231 articles from MONDAY 6.7.2020

Nematode has potential to reduce cotton yields by 50 percent

The reniform nematode is one of the most commonly found pests of cotton, with the ability to cause severe economic damage. In order to assess exactly how much damage the reniform nematode can cause, plant pathologists at Auburn University conducted a field trial comparing a clean field to a reniform-infested field.

Neurobiology -- How much oxygen does the brain need?

The brain has a high energy demand and reacts very sensitively to oxygen deficiency. Ludwig-Maximilians-Universitaet (LMU) in Munich neurobiologists have now succeeded for the first time in directly correlating oxygen consumption with the activity of certain nerve cells.

New guideline: Don't routinely screen for EAC in patients with chronic GERD

A new guideline from the Canadian Task Force on Preventive Health Care, based on a rigorous systematic review of the latest evidence, found no benefit of routine screening for esophageal adenocarcinoma (EAC) and precursor conditions (Barrett esophagus and dysplasia) in patients with chronic gastroesophageal reflux disease (GERD). The guideline, published in CMAJ (Canadian Medical Association...

New high proton conductors with inherently oxygen deficient layers open sustainable future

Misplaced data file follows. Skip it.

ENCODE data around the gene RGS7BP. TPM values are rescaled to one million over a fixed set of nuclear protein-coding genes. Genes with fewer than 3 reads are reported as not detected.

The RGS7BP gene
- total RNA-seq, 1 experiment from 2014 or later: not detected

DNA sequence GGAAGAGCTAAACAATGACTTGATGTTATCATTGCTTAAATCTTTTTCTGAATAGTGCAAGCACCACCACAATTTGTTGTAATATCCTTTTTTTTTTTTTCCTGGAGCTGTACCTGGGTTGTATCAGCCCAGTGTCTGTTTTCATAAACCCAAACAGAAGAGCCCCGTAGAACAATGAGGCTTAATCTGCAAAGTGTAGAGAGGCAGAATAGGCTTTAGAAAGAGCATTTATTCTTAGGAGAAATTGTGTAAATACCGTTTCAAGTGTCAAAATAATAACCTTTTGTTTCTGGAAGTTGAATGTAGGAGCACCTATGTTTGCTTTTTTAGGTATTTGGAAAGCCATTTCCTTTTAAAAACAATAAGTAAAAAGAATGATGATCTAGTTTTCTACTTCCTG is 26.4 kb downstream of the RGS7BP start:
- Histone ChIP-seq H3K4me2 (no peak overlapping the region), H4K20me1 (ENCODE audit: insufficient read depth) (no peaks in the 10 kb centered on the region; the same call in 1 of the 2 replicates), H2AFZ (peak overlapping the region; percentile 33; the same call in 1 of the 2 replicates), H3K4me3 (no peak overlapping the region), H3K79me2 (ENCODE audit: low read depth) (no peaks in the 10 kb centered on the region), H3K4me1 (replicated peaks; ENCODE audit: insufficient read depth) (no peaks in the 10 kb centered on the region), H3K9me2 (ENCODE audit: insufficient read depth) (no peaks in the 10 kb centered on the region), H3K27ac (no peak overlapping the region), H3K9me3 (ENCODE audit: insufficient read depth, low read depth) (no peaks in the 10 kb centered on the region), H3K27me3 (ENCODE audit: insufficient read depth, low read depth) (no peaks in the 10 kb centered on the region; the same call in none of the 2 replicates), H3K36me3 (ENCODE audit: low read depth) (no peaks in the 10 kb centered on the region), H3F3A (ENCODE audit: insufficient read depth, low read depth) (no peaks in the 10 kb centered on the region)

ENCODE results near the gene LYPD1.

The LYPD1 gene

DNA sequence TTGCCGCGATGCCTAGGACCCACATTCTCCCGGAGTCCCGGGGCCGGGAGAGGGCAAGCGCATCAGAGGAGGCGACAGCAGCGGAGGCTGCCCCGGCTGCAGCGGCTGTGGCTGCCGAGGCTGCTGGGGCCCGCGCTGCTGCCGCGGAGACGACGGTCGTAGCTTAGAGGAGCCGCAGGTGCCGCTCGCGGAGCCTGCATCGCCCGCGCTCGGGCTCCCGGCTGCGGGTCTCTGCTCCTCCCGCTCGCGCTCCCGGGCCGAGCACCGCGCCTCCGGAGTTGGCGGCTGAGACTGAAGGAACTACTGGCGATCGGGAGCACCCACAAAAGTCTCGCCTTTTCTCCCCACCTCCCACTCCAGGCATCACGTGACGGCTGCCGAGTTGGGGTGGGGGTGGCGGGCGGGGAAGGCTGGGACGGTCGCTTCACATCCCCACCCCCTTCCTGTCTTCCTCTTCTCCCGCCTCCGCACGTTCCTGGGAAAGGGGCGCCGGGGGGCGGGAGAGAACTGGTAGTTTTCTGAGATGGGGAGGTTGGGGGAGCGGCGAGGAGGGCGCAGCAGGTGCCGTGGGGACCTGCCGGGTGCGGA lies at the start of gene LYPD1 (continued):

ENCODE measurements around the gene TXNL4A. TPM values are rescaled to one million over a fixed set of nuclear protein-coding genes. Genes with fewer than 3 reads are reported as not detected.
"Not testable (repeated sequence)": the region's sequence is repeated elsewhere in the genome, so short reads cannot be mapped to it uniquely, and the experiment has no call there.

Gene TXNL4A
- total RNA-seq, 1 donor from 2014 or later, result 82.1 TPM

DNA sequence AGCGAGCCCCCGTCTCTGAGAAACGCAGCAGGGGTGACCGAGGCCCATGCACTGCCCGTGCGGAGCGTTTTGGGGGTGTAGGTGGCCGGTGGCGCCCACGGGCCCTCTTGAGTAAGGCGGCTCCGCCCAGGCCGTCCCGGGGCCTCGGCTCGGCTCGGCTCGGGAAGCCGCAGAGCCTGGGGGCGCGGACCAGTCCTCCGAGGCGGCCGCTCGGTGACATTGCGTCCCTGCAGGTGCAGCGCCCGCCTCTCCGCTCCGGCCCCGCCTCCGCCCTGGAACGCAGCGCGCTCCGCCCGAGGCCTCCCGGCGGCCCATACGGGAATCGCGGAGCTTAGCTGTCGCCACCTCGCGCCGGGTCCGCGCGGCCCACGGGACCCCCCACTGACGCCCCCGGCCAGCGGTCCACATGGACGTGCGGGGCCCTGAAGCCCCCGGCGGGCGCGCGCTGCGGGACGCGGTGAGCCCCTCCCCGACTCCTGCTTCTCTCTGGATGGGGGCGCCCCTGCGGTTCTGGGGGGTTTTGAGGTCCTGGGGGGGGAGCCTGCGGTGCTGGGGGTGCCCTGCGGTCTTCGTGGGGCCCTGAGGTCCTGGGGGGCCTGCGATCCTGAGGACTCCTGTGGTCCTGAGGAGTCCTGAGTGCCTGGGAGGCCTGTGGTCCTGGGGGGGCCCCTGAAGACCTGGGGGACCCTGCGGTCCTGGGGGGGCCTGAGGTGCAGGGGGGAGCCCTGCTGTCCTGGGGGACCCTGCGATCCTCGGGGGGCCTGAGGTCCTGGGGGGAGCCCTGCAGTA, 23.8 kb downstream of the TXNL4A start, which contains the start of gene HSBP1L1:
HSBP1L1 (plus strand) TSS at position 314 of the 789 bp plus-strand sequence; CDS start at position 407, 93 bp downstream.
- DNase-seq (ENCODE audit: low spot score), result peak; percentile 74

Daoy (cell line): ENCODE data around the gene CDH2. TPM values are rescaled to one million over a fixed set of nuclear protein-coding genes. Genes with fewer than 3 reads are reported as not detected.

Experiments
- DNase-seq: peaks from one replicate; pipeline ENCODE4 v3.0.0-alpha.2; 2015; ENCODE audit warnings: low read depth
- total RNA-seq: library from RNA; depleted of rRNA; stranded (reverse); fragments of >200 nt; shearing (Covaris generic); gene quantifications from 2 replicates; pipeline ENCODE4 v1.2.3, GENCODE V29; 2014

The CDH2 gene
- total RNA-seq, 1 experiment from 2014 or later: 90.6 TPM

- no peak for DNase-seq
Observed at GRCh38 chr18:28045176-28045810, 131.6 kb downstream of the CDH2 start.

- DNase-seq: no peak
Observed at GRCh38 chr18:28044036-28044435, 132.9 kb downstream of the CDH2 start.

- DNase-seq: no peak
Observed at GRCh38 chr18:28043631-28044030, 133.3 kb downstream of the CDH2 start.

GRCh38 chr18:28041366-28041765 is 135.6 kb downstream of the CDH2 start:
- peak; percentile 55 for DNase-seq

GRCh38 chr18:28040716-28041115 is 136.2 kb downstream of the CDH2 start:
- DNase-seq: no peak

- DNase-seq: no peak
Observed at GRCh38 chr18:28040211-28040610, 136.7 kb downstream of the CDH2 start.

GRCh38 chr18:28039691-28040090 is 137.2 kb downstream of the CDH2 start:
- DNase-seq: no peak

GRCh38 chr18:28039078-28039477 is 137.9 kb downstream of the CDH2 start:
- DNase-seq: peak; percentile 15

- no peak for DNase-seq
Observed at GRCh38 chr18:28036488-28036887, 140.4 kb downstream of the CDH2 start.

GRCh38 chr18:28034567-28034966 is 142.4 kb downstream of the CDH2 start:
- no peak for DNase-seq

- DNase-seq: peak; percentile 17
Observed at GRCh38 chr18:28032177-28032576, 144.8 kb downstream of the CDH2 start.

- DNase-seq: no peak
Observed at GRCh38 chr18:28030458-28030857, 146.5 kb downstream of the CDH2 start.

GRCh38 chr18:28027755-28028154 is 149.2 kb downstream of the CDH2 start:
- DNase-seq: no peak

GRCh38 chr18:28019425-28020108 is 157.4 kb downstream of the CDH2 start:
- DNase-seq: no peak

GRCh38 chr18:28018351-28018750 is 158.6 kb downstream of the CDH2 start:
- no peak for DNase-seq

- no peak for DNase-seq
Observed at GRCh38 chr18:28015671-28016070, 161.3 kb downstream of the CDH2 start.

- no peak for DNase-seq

Scientists at Tokyo Institute of Technology (Tokyo Tech) and the Australian Nuclear Science and Technology Organisation (ANSTO), discover a new family of high proton-conducting materials -- 'the hexagonal perovskite-related oxides' -- and shed light on the underlying mechanisms responsible for their conductivity. Their findings lead the way to uncovering other similar materials, furthering the...

New insights into van der Waals materials found

Layered van der Waals materials are of high interest for electronic and photonic applications, according to researchers at Penn State and SLAC National Accelerator Laboratory, in California, who provide new insights into the interactions of layered materials with laser and electron beams.

New study resolves mystery surrounding unique light-harvesting structures in algae